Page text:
London's boroughs have backed a Bill seeking a city-wide ban of free throw-away shopping bags.
Londoners use at least 1.6bn bags each year
In a public consultation by London Councils - representing all 33 boroughs - almost 60% of respondents supported an outright ban on plastic bags.
The London Local Authorities (Shopping Bag) Bill is due to be deposited in Parliament on 27 November.
About 1.6bn bags are used in London every year and only one in 200 of these is recycled, said London Councils.
Merrick Cockell, of London Councils, said the aim was to rid the city of the "environmental blight" of plastic bags.
He said: "As a society, we need to do far more to reduce the amount of waste we are sending to landfill.
"I urge all Londoners to voice their support to their MP and back the Bill once it gets to Parliament."
But David Tyson, of the Packaging and Films Association, said the move would risk damaging London as one of Europe's premier shopping and tourist destinations.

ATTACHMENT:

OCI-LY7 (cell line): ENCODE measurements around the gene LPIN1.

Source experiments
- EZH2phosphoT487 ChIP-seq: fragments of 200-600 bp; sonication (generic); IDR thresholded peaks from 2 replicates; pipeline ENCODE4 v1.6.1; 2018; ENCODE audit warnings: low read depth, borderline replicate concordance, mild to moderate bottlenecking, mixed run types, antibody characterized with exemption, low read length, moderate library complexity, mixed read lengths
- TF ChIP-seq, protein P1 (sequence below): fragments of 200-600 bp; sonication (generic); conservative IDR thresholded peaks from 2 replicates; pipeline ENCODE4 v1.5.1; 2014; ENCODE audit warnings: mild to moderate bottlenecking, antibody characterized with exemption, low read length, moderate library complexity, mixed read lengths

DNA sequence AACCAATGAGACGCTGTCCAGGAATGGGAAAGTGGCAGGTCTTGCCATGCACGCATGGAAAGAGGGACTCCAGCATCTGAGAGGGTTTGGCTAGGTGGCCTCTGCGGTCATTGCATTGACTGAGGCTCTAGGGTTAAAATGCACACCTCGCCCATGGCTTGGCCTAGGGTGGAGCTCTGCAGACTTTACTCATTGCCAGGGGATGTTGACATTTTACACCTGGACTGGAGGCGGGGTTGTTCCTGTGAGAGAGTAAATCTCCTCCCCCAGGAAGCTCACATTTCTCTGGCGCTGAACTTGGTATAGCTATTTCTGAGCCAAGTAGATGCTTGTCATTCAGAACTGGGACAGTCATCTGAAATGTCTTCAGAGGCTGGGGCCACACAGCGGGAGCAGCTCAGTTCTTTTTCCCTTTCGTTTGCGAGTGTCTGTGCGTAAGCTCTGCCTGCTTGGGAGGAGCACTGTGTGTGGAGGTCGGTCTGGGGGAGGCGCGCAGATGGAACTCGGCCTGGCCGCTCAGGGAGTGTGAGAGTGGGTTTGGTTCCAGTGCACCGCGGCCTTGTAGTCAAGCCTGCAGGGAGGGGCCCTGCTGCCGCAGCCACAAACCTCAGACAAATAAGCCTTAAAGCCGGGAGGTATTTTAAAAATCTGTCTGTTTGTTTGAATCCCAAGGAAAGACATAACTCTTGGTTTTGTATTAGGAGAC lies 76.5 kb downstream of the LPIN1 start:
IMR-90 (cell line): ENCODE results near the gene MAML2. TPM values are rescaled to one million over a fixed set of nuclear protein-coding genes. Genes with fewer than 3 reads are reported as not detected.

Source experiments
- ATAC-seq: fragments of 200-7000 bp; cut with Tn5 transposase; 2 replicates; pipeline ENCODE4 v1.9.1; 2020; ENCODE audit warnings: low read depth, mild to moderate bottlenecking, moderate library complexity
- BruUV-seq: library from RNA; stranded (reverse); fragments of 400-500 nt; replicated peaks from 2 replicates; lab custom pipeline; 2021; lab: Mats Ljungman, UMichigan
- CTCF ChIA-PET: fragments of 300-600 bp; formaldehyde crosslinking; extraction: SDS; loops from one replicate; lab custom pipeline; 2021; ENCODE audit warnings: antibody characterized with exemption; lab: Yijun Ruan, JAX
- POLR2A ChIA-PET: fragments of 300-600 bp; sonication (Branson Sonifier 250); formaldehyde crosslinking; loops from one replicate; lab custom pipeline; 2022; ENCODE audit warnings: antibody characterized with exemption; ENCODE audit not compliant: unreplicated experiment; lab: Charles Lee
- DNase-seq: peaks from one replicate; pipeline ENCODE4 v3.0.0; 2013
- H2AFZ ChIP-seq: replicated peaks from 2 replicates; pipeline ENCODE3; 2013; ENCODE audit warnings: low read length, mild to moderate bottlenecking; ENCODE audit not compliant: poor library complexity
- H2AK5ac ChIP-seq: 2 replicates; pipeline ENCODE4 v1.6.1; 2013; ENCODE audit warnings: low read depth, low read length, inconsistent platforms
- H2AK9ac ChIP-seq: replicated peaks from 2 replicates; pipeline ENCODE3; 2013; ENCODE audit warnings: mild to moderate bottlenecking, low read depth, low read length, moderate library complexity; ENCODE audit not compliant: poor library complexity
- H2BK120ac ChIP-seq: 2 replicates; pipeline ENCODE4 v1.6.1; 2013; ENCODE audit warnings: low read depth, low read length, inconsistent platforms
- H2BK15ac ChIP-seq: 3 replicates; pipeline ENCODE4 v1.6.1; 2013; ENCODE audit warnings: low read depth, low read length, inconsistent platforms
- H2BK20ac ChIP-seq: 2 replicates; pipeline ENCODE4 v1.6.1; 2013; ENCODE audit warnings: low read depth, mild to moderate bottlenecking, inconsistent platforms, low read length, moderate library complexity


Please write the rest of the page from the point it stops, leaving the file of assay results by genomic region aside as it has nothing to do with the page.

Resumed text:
He said: "Shoppers need carrier bags for impulse purchases and the majority of supermarket bags are re-used as bin liners or to collect dog droppings."
Mr Tyson claimed that action against carrier bags in Ireland had resulted in "greater environmental impacts" and the Scottish Parliament had abandoned similar plans as there was no proven environmental benefit.
Meanwhile Barry Turner, of the Carrier Bag Consortium, said it was "a serious error of judgement based on spin not science".
Mr Turner said: "Government experts agree there are unintended consequences in taxing or banning carrier bags."
He said that to take forward this proposal "on the basis of less than 2,000 public votes" was irresponsible.